Congenital Adrenal Hyperplasia

Congenital adrenal hyperplasia (CAH) is a genetic disorder, in which the adrenal glands are affected. Normally, a person has a pair of adrenal glands, placed over each kidney, which are responsible for producing certain important hormones like cortisol, aldosterone and testosterone. In this condition, the adrenal glands and their hormone production is affected leading to health problems.

The term hyperplasia means overgrowth and in this condition the adrenal glands are overgrown due to the defect, which affects their functioning. Thus, it is characterized by swelling of the adrenal glands and an imbalance of the related hormones.

Causes Of Congenital Adrenal Hyperplasia

Congenital adrenal hyperplasia (CAH) is an inherited disorder caused due to genetic mutations resulting in deficiency of an enzyme, called 21-hydroxylase, related to production of adrenal gland hormones.

Normally, adrenal gland produces building blocks which prepare cortisol with the help of this enzyme. When there is sufficient cortisol in the blood, stimulation of adrenal gland to produce the building blocks stops and the body functions regularly.

In Congenital adrenal hyperplasia (CAH), there is a disturbance in the process of preparation of cortisol from the building blocks due to the lack of this enzyme. As a result the levels of cortisol never rise to the optimum and the stimulation of adrenal gland continues. This causes the adrenal gland to overwork and leads to overgrowth or swelling. Also, the building blocks are released in large amounts, which are not properly utilized and hence they build up in the glands.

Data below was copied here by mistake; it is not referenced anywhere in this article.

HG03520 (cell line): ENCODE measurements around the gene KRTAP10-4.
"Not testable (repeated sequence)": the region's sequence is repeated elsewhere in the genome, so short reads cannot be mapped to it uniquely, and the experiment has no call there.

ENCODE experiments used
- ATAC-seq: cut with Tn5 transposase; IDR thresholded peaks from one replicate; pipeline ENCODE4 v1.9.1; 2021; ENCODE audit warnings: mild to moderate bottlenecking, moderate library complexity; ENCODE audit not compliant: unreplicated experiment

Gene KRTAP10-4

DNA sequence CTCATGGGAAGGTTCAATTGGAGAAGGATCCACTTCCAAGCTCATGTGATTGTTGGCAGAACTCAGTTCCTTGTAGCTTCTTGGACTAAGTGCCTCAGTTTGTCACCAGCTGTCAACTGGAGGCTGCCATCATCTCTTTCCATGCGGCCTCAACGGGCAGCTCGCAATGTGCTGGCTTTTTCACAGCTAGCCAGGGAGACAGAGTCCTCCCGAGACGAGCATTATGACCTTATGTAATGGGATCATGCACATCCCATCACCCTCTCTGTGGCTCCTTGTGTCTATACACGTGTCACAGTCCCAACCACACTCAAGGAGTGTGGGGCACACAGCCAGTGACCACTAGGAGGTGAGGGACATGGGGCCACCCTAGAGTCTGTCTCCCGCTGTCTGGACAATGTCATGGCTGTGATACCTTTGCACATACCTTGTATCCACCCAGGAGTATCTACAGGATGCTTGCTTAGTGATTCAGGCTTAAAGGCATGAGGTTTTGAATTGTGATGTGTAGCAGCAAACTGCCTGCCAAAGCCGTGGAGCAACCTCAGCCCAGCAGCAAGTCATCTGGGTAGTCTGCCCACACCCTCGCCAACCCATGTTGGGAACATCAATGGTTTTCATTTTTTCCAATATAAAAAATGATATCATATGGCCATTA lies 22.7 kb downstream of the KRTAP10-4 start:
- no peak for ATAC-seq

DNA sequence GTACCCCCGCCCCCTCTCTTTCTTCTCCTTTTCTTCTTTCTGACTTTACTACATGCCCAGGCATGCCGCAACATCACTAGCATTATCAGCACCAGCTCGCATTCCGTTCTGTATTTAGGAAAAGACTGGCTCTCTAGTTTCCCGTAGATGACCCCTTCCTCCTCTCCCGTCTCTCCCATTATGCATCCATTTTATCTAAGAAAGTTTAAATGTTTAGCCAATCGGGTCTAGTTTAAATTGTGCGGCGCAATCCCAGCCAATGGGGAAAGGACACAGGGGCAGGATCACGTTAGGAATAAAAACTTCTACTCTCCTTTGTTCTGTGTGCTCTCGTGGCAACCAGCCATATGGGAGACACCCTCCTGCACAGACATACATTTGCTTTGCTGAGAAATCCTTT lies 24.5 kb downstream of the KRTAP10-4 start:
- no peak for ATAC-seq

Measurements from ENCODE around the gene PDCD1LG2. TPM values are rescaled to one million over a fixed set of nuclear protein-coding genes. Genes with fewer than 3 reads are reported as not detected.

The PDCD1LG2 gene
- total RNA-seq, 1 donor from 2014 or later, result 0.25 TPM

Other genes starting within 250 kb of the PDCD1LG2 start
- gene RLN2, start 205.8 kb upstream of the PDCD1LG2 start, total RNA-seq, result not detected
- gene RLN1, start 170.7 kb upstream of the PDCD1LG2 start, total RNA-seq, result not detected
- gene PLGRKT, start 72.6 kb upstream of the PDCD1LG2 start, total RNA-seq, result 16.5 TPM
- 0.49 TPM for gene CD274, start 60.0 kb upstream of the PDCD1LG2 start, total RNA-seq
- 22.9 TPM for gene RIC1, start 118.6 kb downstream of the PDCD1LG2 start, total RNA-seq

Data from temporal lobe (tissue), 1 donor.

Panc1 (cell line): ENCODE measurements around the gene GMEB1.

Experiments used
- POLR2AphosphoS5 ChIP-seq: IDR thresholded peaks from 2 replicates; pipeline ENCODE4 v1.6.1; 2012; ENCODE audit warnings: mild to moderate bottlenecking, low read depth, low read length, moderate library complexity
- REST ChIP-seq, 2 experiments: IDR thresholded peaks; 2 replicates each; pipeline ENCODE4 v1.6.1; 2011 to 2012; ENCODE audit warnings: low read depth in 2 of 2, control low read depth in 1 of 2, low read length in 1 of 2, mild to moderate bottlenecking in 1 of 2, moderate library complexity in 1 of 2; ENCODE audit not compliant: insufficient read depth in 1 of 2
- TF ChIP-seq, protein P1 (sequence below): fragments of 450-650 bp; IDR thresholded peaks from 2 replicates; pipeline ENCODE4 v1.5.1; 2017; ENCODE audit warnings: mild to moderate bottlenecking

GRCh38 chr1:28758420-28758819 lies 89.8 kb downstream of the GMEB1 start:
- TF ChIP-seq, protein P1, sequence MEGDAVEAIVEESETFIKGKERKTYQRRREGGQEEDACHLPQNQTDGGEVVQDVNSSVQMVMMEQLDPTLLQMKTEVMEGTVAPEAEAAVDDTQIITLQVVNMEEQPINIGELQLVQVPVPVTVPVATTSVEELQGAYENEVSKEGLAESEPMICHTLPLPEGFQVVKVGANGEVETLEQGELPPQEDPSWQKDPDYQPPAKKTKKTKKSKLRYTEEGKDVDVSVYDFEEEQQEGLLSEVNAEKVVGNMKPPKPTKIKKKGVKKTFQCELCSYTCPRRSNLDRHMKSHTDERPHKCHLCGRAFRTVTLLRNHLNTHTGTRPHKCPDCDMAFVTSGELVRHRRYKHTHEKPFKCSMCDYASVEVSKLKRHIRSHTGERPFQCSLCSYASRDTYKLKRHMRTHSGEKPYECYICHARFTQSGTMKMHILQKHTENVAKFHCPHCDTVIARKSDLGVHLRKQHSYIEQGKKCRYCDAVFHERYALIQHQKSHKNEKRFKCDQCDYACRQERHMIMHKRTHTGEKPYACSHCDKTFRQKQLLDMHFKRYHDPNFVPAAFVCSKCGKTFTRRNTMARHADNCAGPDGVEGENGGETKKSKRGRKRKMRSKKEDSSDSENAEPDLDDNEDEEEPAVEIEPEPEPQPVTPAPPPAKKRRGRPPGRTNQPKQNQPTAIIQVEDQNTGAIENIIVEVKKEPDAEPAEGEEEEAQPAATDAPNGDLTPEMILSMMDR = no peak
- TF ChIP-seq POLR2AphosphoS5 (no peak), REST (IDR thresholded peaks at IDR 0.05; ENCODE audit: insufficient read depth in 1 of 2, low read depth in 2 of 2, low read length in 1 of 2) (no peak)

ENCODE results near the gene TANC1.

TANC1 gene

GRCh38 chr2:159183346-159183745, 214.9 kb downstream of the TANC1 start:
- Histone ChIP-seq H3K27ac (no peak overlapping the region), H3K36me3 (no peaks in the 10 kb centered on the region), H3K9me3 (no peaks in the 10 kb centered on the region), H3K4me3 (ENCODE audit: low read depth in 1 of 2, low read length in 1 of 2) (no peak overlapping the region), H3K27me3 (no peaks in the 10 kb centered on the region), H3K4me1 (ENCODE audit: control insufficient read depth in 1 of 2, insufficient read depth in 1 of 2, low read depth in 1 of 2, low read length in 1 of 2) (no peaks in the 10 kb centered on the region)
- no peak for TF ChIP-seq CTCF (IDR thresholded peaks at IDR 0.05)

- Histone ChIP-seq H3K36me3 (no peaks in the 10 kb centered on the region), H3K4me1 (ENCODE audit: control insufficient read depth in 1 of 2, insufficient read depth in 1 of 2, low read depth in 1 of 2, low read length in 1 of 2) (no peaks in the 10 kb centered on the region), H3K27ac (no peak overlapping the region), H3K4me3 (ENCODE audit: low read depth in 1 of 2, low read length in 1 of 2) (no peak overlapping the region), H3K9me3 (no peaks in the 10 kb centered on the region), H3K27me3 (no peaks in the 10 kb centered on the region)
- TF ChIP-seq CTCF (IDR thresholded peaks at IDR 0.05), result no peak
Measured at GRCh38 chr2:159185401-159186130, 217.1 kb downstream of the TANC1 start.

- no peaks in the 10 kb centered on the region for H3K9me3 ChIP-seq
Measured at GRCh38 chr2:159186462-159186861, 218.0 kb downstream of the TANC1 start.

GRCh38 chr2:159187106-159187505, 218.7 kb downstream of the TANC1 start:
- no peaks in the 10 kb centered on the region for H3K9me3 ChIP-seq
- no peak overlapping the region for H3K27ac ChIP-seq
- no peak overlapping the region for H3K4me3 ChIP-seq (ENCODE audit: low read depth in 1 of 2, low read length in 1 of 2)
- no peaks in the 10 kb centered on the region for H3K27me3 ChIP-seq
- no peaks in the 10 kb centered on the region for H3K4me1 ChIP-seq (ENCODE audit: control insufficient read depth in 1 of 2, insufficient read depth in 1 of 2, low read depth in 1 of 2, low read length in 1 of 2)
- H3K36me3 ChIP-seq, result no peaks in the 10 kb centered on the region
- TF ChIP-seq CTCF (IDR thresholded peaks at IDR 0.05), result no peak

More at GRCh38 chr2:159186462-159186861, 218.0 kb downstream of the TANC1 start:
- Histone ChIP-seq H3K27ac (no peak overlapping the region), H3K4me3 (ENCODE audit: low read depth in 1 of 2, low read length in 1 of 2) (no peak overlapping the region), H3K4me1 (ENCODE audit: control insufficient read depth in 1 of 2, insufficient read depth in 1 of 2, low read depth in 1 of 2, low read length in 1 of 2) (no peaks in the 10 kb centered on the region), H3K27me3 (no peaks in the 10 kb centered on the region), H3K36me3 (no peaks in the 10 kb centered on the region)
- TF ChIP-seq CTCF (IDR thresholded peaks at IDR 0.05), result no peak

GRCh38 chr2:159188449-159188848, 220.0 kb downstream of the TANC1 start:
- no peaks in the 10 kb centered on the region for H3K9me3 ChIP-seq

One such building block is the male hormone, testosterone, which is produced in excess and is released in the blood; hence elevated blood testosterone levels are seen. As cortisol is not prepared sufficiently, another hormone called aldosterone is also produced less causing adverse effects on the salt levels in the blood.

Types Of Congenital Adrenal Hyperplasia

There are two main types of congenital adrenal hyperplasia

  • Classic Congenital Adrenal Hyperplasia– A severe form, usually noted in early childhood
  • Non-Classic Congenital Adrenal Hyperplasia– A milder form, usually noted by early adulthood

Clinical Features Of Congenital Adrenal Hyperplasia

The clinical picture depends on the type of Congenital adrenal hyperplasia (CAH) and varies depending on the age.

Clinical Features of Classic Congenital Adrenal Hyperplasia (CAH):

In Infants

  • Poor feeding, vomiting, poor weight gain
  • Dehydration, electrolyte imbalance
  • Girl babies with ambiguous or abnormal genitalia
  • Boy babies may appear normal or have an enlarged penis

In Children And Adults

  • Very early signs of puberty
  • Irregular menstruation in women
  • Infertility in both men and women
  • Short stature as an adult

Clinical Features of Non-Classic Congenital Adrenal Hyperplasia (CAH):

As the condition is often noted later, clinical features related to sexual characters become more noticeable. However, some cases may not show any symptom at all.

Young boys and men may have enlarged penis.

In Young Girls And Women

  • Irregular or absent menstruation
  • Polycystic ovarian disease (PCOD)
  • Infertility
  • Masculine features like a deep hoarse voice, excessive hair over the body, facial hair

Both Men And Women May Have:

  • Acne
  • Obesity
  • Early signs of puberty like pubic hair
  • Low bone density